How Do You Motivate People to Buy?
People aren't all that complicated really. We're motivated by two primary forces: want and fear. And those two forces are the keys to motivating people to act, including getting them to buy your product/service. It's no accident that advertisers use scantily clad models to sell perfume and ominous sounding voice-overs to suggest you don't want to delay calling. They're tapping into what they believe their target market wants or fears.
So how do you use this to motivate your target market? First, you have to define distinct groupings of people within your target market. And rather than using the traditional demographics, try segmenting your market into categories of what people want or fear that are related to your product/service. Then you can prioritize your list by what people most want or most fear. Viewing your market in this way will help you think about your product/service through your customers' eyes and help you formulate a message that taps into one of those primary motivators.
For example, let's say that you sell insurance. Rather than thinking about selling long-term care insurance (nothing sexy or compelling in that message!), think about why people might be motivated to buy. One group "wants" to plan ahead while another group may "fear" that they've waiting too long. And so you'll want to tap into those two groups with slightly different messages: one that reaches the "want" (e.g., planning for your future should include a long-term care plan) and another that reaches the "fear" (e.g., don't put off long-term care planning any longer). Then consider how you can utilize those messages to reach potential buyers (i.e., older customers aren't going to be as motivated by the financial aspect as they will be by the fear that they can't delay any longer).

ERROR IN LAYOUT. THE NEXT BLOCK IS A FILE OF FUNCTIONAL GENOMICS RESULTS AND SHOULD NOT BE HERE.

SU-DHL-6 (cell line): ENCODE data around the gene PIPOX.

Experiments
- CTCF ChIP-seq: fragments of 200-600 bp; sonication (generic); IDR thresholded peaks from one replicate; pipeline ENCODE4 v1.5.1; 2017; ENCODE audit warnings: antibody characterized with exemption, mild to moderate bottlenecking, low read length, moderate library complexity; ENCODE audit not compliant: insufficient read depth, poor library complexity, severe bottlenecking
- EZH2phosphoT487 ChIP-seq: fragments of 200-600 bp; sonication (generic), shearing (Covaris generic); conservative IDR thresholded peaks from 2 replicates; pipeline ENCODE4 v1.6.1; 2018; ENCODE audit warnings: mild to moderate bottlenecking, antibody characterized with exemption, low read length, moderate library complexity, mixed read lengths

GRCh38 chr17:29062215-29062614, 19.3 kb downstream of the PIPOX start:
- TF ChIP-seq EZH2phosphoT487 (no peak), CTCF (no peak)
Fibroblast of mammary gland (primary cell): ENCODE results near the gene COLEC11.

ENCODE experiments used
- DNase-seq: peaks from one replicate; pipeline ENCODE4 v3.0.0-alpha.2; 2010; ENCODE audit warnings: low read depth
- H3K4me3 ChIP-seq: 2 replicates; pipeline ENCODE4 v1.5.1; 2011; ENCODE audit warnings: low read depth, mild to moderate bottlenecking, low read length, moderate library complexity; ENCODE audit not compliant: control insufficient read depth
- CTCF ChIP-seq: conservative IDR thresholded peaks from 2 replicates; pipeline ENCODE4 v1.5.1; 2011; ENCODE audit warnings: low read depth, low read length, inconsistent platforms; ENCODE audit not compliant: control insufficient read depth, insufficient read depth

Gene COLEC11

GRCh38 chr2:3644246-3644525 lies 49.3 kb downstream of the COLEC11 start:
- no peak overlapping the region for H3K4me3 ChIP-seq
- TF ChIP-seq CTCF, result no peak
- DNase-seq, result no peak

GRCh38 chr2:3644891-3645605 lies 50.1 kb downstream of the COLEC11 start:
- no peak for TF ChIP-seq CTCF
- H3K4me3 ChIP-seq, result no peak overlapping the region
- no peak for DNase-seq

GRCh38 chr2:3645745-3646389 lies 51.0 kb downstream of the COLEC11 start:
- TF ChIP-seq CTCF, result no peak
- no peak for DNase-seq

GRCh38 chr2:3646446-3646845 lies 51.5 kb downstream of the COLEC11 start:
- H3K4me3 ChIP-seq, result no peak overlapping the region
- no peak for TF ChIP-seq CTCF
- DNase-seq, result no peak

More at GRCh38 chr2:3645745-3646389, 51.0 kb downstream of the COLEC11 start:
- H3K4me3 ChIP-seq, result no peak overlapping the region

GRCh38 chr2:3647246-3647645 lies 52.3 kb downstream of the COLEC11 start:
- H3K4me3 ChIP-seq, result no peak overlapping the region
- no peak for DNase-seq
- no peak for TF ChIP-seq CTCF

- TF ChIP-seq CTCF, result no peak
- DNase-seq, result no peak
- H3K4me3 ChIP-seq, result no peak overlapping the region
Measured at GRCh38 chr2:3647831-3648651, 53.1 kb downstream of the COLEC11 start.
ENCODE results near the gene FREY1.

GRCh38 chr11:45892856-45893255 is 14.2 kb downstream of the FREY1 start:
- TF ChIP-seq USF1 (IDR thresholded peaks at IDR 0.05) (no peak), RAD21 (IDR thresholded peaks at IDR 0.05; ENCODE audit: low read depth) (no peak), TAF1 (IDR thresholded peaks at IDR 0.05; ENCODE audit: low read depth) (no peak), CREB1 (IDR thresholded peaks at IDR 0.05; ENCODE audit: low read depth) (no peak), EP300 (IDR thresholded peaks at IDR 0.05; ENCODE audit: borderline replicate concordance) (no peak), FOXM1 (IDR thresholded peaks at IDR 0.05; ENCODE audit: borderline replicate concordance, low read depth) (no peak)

If you begin to view your products/services through the eyes of customers, what their specific want/fear motivators might be, then you can tap into their own motivation with a message that resonates on an emotional level and encourages them to buy. People join a health club because of what they want (e.g., feel better, look better, fit into their swimsuit) or because of what they fear (e.g., health problems, unable to keep up with the grandkids). And while your business may not be as clear-cut as why someone might join a gym, people are still primarily motivated to spend money based on what they want or fear. Your challenge is to step into their shoes to see what the want/fear aspects of your products/services are so that you can tap into that motivation.